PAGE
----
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On-the-job injuries hurt home health care industry
Date:8/9/2010

Training can alleviate some of the pain that occupational injuries bring to the long-term care industry, according to Penn State researchers. The study looked at injuries among home health aides.

Home health aides typically visit patients' homes to assist with activities of daily living, such as bathing, dressing and eating. Many people enrolled in home health care have multiple health challenges, which can result in erratic and sometimes violent behavior. Home health aides also engage in manual labors like lifting patients. These aides are often injured multiple times on the job and these injuries affect more than just the employees. Home-health-care organizations and the long-term-care industry suffer from the effects of these occupational injuries, the researchers report at the 2010 Academy of Management Annual Meeting in Montreal.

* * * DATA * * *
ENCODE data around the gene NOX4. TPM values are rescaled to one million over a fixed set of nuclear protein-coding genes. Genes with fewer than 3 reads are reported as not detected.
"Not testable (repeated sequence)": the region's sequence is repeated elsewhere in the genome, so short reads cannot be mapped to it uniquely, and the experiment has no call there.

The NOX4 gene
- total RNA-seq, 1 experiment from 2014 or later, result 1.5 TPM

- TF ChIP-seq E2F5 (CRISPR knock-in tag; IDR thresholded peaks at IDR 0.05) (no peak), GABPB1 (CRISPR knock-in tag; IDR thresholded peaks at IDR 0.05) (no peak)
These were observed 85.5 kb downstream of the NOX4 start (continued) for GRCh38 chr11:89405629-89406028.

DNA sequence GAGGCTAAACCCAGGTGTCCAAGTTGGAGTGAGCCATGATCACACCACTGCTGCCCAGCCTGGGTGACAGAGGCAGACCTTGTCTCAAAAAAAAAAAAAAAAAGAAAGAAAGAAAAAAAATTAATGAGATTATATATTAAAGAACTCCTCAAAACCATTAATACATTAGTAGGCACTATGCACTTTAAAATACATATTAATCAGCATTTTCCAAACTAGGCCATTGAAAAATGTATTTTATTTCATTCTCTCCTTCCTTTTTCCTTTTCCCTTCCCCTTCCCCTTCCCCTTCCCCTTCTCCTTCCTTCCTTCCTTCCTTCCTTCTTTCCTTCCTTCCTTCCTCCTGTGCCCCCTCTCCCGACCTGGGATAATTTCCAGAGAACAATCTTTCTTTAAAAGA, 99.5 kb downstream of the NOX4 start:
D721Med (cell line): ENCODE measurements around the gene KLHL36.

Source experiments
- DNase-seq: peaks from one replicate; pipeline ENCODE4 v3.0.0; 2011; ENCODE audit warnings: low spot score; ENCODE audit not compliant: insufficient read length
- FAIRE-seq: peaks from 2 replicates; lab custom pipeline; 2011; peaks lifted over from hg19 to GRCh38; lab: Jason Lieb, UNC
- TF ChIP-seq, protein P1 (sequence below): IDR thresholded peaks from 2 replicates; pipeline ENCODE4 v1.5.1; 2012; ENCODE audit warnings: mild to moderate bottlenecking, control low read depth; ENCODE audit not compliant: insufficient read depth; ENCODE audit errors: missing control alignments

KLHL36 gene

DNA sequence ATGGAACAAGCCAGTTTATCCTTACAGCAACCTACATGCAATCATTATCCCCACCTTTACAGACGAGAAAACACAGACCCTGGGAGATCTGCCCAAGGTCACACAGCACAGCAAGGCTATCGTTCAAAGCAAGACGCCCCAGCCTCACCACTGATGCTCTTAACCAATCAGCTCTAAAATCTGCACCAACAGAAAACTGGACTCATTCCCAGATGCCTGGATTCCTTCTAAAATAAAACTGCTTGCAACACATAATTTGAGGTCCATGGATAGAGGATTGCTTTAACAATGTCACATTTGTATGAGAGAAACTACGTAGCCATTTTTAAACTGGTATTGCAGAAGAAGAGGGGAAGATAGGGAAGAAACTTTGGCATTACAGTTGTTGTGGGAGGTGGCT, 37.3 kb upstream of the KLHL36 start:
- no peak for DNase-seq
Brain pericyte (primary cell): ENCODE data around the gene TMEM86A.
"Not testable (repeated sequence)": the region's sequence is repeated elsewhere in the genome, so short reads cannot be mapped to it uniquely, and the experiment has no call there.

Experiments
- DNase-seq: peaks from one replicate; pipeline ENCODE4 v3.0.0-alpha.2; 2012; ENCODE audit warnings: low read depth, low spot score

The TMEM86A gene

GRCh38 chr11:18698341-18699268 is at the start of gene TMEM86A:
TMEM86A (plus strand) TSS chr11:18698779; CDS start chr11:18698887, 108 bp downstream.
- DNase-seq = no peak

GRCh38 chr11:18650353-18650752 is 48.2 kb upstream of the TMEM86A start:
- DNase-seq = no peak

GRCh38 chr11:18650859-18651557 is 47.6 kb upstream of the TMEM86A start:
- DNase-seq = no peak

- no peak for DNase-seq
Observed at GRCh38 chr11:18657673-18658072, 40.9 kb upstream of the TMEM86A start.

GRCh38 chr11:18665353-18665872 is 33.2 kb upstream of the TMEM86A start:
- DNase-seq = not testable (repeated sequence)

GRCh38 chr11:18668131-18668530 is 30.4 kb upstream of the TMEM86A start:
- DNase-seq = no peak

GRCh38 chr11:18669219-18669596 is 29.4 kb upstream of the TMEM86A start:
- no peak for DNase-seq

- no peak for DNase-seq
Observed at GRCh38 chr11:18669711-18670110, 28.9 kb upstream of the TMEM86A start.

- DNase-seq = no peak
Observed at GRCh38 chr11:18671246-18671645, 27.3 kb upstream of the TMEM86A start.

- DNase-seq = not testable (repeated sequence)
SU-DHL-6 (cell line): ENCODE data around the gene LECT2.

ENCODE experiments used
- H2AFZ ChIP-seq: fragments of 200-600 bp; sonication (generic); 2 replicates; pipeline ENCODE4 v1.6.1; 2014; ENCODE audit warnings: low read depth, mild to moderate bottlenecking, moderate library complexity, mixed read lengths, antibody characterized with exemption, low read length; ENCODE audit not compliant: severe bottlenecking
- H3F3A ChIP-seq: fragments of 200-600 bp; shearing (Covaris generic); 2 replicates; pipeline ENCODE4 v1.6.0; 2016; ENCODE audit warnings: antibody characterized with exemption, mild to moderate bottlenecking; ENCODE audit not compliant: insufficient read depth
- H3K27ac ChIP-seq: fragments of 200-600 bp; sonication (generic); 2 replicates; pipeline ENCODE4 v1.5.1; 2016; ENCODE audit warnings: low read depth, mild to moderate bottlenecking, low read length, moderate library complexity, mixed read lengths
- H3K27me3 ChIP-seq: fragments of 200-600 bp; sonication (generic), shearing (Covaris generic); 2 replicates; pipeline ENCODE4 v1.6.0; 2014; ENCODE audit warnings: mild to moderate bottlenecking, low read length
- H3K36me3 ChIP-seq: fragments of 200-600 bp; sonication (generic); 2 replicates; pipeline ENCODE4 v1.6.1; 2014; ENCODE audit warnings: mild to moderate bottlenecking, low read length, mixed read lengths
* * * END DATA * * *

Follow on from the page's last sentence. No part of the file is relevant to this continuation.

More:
"In our research, we saw a cascading effect," said Deirdre McCaughey, assistant professor of health policy and administration. "Employees who had no training or did not believe their training prepared them well had more injuries. Those employees were also much less likely than non-injured employees to recommend their organization as a place at which to work or seek services."

The researchers analyzed data from the nationally representative 2007 National Home Health Aide Survey, which was funded by the U.S. Department of Health and Human Services and conducted by the Centers for Disease Control and Prevention. Findings show a significant drop in injury rates when employees had training. Non-injured employees had much higher job satisfaction rates and lower turnover intentions than injured employees, too.

"Employees who received training have lower injury rates," said McCaughey. "What this suggests is that investing finances into soft resources can have tangible benefits to organizations. Organizations tend to cut back on spending on soft resources, especially during hard economic times, because there is usually no
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Contact: A'ndrea Elyse Messer
aem1@psu.edu
814-865-9481
Penn State
Source:Eurekalert

Page: 1 2

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